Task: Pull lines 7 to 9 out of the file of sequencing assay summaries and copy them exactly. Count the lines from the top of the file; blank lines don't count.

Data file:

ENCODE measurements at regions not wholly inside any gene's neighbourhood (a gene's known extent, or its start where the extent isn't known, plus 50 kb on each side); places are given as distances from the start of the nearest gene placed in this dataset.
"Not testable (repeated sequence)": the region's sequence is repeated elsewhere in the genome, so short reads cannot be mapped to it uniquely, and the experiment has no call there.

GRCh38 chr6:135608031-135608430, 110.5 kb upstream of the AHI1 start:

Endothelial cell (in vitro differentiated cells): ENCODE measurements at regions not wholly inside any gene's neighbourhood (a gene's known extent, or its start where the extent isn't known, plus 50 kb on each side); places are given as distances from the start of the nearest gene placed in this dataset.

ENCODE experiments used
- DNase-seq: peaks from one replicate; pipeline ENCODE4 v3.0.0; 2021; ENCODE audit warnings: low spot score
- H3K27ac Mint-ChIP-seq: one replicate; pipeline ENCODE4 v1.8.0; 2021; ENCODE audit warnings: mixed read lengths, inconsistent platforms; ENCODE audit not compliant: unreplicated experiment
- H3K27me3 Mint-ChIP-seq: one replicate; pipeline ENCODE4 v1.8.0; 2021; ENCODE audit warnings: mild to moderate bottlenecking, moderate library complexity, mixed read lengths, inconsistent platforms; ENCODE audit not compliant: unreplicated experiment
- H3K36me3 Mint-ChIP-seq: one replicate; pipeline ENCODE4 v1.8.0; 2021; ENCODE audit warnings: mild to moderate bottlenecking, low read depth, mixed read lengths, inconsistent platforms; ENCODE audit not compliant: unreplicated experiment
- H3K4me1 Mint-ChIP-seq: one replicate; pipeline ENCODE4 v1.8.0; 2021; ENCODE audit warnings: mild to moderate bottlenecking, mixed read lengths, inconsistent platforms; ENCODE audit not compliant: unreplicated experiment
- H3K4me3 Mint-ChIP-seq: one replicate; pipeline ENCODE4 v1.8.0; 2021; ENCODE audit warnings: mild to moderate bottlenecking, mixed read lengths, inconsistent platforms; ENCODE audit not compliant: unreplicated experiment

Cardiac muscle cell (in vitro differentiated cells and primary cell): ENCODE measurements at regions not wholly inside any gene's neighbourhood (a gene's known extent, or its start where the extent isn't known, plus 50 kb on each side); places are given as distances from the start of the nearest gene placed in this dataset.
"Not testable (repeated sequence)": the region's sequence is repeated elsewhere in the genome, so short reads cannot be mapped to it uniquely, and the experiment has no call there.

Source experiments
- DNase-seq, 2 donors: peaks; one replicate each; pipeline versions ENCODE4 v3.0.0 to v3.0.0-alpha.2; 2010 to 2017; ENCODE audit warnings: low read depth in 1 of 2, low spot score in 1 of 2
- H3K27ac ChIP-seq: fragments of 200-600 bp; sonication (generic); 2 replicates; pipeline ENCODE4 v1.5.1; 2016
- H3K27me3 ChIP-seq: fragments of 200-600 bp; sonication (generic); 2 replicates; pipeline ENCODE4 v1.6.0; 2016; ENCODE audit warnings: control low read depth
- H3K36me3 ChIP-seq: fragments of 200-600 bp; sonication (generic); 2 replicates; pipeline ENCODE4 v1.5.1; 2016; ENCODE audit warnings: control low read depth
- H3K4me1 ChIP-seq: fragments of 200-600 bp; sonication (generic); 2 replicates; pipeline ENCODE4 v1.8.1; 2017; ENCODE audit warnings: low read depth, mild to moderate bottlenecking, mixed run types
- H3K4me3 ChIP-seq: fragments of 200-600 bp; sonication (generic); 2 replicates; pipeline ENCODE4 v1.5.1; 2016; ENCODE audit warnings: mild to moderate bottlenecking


- H3K27ac Mint-ChIP-seq: one replicate; pipeline ENCODE4 v1.8.0; 2021; ENCODE audit warnings: mixed read lengths, inconsistent platforms; ENCODE audit not compliant: unreplicated experiment
- H3K27me3 Mint-ChIP-seq: one replicate; pipeline ENCODE4 v1.8.0; 2021; ENCODE audit warnings: mild to moderate bottlenecking, moderate library complexity, mixed read lengths, inconsistent platforms; ENCODE audit not compliant: unreplicated experiment
- H3K36me3 Mint-ChIP-seq: one replicate; pipeline ENCODE4 v1.8.0; 2021; ENCODE audit warnings: mild to moderate bottlenecking, low read depth, mixed read lengths, inconsistent platforms; ENCODE audit not compliant: unreplicated experiment